Your mouse, keyboard, and many other devices are just fine with USB 2.0, but HDDs and the occasional other USB device will work better with the faster protocols.
Modern Hard disk drives can transfer files at a much faster rate than 35MB/s so the upgrade to USB 3.0 can significantly increase transfer speeds.
Marketing people confuse the issue by often quoting the USB 3.0 or 3.1 maximum speed on the box of many supported products, particularly HDDs. This is not even close to the transfer rates you will get with the usual mechanical drives, as they will be limited by the transfer rate of the drive, not the transfer protocol.
Only the fastest of the modern SSD drives are now surpassing USB 3.0 speeds though given external drives are still mainly mechanical drives owing to cost, USB 3.0 is fine for now (or USB 3.1 Gen 1, if you prefer the new terminology!).
So what is the advantage of USB-C when transferring files using USB? For time taken to transfer a file, not much (well, till you go with a SSD external), but have you ever been annoyed by that bulky AC Adapter powering your external HDD? Well, USB-C can do something about that.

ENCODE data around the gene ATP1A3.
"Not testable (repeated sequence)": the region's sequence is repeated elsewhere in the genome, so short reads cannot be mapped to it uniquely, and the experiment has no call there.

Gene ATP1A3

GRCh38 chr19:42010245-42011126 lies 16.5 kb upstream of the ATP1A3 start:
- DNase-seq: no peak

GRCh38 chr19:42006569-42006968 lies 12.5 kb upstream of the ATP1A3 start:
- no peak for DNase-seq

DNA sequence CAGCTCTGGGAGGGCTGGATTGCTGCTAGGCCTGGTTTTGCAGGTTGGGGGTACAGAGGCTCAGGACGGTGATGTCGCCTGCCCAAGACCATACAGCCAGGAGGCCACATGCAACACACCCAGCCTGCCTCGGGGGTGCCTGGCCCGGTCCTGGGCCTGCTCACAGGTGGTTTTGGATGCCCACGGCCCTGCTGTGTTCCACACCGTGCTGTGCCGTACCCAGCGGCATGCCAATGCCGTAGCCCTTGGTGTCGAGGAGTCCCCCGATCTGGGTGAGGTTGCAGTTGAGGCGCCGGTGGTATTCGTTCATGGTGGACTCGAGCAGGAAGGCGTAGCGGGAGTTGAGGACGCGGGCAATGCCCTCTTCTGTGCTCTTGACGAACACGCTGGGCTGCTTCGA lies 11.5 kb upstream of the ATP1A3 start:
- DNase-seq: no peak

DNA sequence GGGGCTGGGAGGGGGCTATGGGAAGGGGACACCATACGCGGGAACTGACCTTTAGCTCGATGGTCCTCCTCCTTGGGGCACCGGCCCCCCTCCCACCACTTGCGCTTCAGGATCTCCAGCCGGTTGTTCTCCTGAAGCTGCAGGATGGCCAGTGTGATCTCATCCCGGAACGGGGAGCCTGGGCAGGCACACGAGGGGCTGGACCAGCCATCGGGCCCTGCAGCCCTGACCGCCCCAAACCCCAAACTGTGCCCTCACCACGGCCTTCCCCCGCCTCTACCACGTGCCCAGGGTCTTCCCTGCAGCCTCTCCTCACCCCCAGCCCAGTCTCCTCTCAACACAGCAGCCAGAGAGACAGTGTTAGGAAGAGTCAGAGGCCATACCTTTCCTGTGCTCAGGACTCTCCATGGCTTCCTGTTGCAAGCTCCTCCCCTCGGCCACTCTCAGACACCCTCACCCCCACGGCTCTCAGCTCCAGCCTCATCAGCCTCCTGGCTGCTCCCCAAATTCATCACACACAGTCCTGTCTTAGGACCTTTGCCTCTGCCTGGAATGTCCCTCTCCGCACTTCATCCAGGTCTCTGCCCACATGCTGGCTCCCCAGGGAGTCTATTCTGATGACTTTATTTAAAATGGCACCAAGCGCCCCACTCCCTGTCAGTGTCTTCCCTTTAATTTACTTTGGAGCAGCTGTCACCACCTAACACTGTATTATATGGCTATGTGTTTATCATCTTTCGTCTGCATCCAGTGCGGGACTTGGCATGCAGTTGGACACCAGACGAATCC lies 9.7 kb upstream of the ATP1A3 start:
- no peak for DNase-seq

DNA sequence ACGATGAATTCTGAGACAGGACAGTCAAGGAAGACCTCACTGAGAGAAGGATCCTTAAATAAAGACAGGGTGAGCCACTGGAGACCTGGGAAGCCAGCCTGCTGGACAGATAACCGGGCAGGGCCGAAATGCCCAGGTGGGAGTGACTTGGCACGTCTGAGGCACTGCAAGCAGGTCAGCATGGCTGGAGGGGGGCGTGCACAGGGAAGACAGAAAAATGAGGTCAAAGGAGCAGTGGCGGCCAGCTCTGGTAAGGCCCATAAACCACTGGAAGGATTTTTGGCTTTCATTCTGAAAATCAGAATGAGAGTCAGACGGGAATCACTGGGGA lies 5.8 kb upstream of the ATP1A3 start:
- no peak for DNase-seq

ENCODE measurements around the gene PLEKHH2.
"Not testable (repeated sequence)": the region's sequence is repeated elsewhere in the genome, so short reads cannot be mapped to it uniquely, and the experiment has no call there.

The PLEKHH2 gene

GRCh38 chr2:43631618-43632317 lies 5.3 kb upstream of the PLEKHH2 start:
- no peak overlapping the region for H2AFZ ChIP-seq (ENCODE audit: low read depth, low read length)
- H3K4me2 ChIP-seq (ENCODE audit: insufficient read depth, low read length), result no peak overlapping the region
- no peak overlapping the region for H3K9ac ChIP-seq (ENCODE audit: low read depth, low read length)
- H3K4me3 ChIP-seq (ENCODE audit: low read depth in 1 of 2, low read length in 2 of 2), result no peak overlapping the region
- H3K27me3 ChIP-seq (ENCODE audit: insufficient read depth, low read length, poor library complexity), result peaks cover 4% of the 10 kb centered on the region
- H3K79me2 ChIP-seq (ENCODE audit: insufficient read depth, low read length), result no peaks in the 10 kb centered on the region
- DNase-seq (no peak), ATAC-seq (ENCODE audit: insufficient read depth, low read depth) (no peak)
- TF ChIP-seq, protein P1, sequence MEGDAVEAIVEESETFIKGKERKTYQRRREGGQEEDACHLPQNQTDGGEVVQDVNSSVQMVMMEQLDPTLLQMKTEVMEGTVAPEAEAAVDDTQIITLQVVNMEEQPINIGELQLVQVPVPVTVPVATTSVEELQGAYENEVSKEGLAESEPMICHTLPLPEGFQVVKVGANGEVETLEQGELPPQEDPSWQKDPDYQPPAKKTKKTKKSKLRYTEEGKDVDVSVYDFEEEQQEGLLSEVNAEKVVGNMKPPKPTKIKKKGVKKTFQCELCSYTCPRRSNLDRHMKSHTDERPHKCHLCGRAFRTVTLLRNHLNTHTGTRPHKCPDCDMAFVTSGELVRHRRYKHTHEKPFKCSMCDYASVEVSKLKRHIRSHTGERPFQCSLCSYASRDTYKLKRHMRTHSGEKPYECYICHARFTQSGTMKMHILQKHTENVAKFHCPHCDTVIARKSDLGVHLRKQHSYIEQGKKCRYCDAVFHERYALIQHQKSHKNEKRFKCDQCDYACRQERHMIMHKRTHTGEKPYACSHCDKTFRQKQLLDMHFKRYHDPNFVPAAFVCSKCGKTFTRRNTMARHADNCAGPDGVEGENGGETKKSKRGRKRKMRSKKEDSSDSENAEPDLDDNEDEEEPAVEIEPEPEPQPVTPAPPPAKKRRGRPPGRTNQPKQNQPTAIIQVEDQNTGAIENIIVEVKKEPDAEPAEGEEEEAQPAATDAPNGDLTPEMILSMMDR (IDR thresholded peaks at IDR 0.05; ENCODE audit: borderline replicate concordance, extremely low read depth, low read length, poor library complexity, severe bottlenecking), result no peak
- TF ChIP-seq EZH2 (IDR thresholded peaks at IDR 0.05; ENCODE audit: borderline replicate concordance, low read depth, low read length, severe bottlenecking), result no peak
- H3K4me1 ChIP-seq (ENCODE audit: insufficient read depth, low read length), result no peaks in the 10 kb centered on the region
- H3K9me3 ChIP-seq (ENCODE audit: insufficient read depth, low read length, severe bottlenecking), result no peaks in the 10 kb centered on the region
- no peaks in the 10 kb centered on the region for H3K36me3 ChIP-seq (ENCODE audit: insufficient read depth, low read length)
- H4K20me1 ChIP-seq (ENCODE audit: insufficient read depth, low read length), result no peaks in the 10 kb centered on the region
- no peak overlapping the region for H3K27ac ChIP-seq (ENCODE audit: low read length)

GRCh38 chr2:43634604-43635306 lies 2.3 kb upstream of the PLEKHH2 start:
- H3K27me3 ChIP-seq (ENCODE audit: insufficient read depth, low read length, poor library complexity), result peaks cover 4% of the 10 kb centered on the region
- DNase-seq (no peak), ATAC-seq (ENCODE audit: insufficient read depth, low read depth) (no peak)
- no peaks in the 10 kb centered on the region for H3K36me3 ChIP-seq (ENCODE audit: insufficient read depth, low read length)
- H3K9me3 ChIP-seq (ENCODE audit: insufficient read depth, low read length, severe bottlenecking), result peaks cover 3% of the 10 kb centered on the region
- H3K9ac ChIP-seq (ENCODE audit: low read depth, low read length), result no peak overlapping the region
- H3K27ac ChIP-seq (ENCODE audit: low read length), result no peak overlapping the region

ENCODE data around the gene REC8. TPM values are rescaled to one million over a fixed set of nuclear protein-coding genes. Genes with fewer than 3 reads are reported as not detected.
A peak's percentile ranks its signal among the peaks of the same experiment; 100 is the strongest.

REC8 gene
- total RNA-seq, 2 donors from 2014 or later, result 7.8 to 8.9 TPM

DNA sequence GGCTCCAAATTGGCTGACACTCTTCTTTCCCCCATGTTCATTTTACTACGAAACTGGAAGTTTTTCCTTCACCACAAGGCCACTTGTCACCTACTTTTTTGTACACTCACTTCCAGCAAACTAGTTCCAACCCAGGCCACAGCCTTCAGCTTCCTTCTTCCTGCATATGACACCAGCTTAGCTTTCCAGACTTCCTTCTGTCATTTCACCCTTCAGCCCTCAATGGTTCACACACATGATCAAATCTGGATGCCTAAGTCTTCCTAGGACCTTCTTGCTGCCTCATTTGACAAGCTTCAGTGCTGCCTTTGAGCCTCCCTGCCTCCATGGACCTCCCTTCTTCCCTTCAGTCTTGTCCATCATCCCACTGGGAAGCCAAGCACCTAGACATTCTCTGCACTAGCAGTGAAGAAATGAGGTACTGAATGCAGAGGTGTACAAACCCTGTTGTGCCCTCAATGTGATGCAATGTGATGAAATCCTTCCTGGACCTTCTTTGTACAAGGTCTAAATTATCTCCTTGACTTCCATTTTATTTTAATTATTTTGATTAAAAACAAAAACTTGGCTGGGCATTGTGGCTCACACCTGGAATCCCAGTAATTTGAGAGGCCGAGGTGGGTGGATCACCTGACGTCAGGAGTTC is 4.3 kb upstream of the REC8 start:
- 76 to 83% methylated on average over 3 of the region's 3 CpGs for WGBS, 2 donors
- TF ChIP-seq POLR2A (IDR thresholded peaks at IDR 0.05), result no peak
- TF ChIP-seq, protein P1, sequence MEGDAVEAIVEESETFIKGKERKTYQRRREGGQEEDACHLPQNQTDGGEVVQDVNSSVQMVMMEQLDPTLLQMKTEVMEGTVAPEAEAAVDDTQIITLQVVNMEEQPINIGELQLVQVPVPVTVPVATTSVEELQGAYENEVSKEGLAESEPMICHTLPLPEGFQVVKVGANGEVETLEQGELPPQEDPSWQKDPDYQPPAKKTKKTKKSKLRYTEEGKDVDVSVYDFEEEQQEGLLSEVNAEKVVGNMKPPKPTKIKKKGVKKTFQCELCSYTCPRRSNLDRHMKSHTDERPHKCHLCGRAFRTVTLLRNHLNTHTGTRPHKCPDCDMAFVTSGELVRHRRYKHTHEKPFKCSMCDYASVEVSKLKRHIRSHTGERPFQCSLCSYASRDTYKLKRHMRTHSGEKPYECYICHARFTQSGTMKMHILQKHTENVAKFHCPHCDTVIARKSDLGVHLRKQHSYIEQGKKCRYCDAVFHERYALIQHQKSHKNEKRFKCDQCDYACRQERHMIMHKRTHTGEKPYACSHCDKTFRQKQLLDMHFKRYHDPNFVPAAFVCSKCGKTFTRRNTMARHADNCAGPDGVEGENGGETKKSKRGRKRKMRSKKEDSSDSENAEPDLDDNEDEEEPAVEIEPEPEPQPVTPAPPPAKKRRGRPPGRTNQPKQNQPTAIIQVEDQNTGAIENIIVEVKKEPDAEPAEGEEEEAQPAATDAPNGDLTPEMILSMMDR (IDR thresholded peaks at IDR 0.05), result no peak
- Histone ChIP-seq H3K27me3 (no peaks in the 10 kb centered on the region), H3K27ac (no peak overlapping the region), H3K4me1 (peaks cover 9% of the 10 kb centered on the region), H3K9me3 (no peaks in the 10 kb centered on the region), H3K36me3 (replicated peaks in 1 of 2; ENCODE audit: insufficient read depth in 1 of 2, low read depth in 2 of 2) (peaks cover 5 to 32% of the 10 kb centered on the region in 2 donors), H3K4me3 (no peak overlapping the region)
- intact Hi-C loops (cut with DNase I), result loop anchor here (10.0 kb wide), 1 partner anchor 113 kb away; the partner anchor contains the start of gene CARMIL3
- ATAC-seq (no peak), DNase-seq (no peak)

USB-C Power Delivery
The original USB specification allowed for up to 150mA of power at 5V, just 0.75W of power. That was fine to power a mouse or keyboard but was never going to be adequate to power external HDDs or other more demanding devices.
USB 2 gave us a useful increase up to 2.5W and then USB 3.0 to 4.5W, and a power charging option was introduced at 7.5W but not simultaneous with data transfer. Power supply was only at 5V. Small steps, but it allowed for 2.5” HDDs to be powered off USB and mobile devices such as phones to be charged off USB ports, if over a long period of time.
With USB-C connectors we are finally seeing a major increase in overall power, and this time, at varying voltages. The new plugs can support up to 5A at 5, 12, and 20V, potentially giving 20V x 5A = 100W of power. Simultaneous data transfer is supported even at maximum power output.